1. Use "South Koreans" for the first reference.
2. In the List of Fatalities table, link South Korea instead of the current Korea. Korea is not a nation and should not appear in a column headed "Nationality".Mandruss (talk) 23:27, 28 April 2014 (UTC)
Somewhat the same reasoning applies to "Ireland" in the table. It currently links to the article about the island of Ireland, which is a geographic, not political, entity. Like Korea, this doesn't belong under "Nationality". Since McDonnell was born in county Limerick, I would change this to link to Republic of Ireland. However, since Republic of Ireland is commonly called Ireland (that's even the heading of its infobox), we could leave "Ireland" as the displayed text in the table. Mandruss (talk) 00:24, 29 April 2014 (UTC)
- Those all sound like good ideas to me. One question: Do we know for certain the "Koreans" were South Koreans? This source also just says "Korean". I agree that they are probably SK, but just wondering if you happen to have a source stating that.
- Just to clarify, are you planning to make these changes yourself, or would you rather someone else execute the edits? I would be happy to do it, it's up to you. --RacerX11 Talk to meStalk me 01:17, 29 April 2014 (UTC)
Racerx11: I'll give it a week and then make the changes if no good case is made against them. Qwrk answered your other question. Qwrk: Flags are cool, but it's a separate issue that I'll leave to you. Mandruss (talk) 01:44, 29 April 2014 (UTC)
- "KIM HYO-GYEONG, 33, Korean member of the South Gyeongsang arm of the Korean Alpine Federation, which sent an eight man team to the peak of K2 in 2000."
- South Gyeongsang Province is in South Korea and it is my understanding that the Korean Alpine Federation is distinctly South Korean.
A couple more thoughts. Qwrk's source is certainly the best if you were wanting to cite it anywhere. And I like to strike while the iron's hot, and if you couldn't tell, I was itching to make the changes when I first posted here :). Considering the support you already have, I think just a day or two would be fine before being bold and doing it. Just my opinion. Have fun! --RacerX11 Talk to meStalk me 02:18, 29 April 2014 (UTC)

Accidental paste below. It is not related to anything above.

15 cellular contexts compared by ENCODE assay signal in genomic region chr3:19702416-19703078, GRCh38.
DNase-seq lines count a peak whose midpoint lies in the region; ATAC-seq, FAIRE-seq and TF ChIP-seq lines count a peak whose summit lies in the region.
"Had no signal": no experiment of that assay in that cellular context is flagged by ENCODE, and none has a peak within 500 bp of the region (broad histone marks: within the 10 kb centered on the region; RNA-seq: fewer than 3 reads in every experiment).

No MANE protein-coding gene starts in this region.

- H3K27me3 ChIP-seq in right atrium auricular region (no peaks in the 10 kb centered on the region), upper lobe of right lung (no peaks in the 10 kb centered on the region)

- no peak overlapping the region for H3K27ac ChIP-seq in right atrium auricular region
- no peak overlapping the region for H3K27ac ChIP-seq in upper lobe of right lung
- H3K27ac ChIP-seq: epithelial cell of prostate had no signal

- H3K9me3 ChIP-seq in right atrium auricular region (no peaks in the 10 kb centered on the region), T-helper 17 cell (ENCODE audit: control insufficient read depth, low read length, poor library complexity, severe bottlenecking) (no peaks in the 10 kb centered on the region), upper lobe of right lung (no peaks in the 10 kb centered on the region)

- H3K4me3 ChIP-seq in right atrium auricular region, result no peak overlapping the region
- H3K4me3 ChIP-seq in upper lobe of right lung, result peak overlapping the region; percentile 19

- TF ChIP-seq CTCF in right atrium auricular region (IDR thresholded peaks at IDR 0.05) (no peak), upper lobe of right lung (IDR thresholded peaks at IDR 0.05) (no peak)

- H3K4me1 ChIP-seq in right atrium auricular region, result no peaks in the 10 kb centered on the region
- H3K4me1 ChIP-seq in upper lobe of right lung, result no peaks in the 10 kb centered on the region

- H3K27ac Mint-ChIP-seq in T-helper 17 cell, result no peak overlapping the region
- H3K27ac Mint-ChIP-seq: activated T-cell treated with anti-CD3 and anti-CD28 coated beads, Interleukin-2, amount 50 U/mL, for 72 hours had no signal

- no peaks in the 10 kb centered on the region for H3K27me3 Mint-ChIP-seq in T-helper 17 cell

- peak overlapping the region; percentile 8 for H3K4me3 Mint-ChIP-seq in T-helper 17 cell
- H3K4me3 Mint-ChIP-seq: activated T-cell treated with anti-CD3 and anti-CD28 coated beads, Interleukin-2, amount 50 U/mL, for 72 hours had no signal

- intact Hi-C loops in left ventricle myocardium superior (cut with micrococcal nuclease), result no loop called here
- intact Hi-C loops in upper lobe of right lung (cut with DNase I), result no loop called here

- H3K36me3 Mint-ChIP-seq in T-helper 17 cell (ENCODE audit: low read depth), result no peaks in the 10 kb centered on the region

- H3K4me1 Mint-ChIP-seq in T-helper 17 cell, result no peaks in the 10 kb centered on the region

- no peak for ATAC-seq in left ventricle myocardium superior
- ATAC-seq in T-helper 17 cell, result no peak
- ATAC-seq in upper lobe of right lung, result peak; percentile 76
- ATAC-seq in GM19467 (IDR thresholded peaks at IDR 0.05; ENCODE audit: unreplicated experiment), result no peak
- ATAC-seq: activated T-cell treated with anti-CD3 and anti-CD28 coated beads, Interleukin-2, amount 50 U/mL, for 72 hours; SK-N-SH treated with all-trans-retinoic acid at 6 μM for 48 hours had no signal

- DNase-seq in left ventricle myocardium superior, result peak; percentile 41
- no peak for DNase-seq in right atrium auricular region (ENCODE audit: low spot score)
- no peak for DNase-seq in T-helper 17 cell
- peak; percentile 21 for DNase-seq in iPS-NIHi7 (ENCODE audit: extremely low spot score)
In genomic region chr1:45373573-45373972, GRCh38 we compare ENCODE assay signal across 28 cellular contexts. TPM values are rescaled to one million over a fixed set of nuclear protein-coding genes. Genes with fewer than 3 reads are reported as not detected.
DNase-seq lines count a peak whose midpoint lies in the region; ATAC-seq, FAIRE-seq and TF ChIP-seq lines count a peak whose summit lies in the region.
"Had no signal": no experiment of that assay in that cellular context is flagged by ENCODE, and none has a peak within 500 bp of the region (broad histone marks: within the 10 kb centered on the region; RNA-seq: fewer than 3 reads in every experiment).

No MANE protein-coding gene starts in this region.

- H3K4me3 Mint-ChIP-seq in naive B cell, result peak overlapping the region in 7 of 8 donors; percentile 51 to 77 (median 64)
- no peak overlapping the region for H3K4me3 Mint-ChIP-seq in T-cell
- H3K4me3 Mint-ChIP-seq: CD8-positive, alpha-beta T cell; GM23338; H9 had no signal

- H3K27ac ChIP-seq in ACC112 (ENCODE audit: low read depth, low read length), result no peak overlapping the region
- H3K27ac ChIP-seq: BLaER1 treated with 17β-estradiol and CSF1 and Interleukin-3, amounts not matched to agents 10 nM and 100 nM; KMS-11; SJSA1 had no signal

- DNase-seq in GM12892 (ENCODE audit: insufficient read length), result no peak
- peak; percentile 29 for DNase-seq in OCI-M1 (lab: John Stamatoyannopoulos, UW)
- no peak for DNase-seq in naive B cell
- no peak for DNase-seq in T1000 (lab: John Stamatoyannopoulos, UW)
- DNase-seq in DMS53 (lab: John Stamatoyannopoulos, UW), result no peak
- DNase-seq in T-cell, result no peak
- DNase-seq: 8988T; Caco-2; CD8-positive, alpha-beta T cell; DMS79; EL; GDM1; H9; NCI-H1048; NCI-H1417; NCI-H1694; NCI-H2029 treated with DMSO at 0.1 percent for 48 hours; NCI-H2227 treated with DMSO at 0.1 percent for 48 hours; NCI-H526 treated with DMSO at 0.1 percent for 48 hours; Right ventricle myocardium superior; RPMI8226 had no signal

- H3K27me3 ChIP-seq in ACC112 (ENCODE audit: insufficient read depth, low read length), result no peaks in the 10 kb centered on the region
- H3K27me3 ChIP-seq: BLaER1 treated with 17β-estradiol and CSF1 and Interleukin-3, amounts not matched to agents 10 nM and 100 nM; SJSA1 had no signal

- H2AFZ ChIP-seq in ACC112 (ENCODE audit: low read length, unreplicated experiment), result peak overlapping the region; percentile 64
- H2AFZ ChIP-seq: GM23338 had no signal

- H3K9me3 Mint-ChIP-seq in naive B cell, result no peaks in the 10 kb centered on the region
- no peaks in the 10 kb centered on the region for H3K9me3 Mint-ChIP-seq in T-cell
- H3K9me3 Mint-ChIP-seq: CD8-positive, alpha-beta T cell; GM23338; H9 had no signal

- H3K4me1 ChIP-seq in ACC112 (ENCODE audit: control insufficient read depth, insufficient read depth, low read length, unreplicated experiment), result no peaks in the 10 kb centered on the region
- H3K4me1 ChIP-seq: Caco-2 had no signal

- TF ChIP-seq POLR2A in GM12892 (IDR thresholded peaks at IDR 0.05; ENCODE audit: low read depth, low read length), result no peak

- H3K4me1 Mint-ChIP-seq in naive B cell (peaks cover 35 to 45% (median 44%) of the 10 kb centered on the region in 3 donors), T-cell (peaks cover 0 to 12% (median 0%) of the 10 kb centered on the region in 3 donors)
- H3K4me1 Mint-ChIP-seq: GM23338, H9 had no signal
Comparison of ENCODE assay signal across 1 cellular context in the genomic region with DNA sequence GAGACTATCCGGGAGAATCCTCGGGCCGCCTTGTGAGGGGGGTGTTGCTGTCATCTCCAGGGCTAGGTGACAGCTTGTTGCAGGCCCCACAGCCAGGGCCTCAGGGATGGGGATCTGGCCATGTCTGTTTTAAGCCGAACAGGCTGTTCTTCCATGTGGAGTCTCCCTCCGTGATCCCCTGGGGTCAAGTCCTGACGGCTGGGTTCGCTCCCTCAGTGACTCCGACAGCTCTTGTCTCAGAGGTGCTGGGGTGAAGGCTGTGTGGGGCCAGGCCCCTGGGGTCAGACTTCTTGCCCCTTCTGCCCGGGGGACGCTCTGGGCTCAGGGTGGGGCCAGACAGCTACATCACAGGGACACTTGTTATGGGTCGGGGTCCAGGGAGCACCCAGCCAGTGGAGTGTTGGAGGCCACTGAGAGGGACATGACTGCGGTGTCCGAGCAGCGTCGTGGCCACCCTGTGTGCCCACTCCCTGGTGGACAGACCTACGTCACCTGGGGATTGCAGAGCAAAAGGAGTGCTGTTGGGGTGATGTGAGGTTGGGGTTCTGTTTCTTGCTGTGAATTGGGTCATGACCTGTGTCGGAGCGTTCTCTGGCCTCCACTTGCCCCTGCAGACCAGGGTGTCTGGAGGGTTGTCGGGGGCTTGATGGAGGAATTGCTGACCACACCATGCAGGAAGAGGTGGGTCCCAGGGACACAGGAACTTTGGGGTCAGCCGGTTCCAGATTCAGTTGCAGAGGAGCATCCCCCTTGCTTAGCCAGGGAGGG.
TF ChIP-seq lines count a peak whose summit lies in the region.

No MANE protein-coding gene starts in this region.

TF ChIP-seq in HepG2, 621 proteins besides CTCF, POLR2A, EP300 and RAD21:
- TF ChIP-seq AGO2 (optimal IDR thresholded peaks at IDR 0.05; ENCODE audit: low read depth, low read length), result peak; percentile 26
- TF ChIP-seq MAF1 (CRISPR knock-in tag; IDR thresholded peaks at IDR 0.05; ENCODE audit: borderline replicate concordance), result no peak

- If I may give you all one hint, but I'll be upfront and will admit I'm not entirely objective as I do co-operate with both Liz Hawley [Himalayan Database] and Eberhard Jurgalski [8000ers.com]. When it comes to data, Liz just handles the mountains located in Nepal, but Eberhard also includes the 8000ers in Pakistan plus Shisha. Eberhard has an almost autistic approach when it come to accuracy so when in limbo about choosing what data to use; go for the data he provides. Just a suggestion :-)
- Qwrk (talk) 06:59, 29 April 2014 (UTC)
This source is already used elsewhere in the article and provides the names and nationalities, including the desired "South Korea". My plan is to change the source for the entire table to use it instead. It doesn't provide really good support for the current contents of the last two columns of the table, Location of death and Cause of death, but I haven't found a source that does. If someone wants to dive into that can of worms, they're welcome to. In my opinion, strict adherence to Wiki principles would dictate removal of those two columns --- too many unknowns, too little consensus. But I'll leave that issue open. Mandruss (talk) 20:16, 29 April 2014 (UTC)
I have made the described changes, with one difference. I referenced the above source for the Name and Nationality columns of the table only. As I said, I know of no source for the current contents of the other two columns, so it would be incorrect to show citation for them. Someone else may feel inclined to (1) locate and cite a source for the current contents, or (2) modify the contents to agree with a source and cite it, or (3) delete those columns. Mandruss (talk) 19:39, 30 April 2014 (UTC)
Flag icons removed from list of fatalities section
It was mentioned in the discussion above that we may like to have the flags back. They were removed a few days ago. Now I'm not a huge fan of flags. I have removed over 5,000 flag icons from mountain infoboxes over the last couple years (I did an edit summary search on my contributions), but I don't have a problem with their use here in the fatalities table. --RacerX11 Talk to meStalk me 00:58, 1 May 2014 (UTC)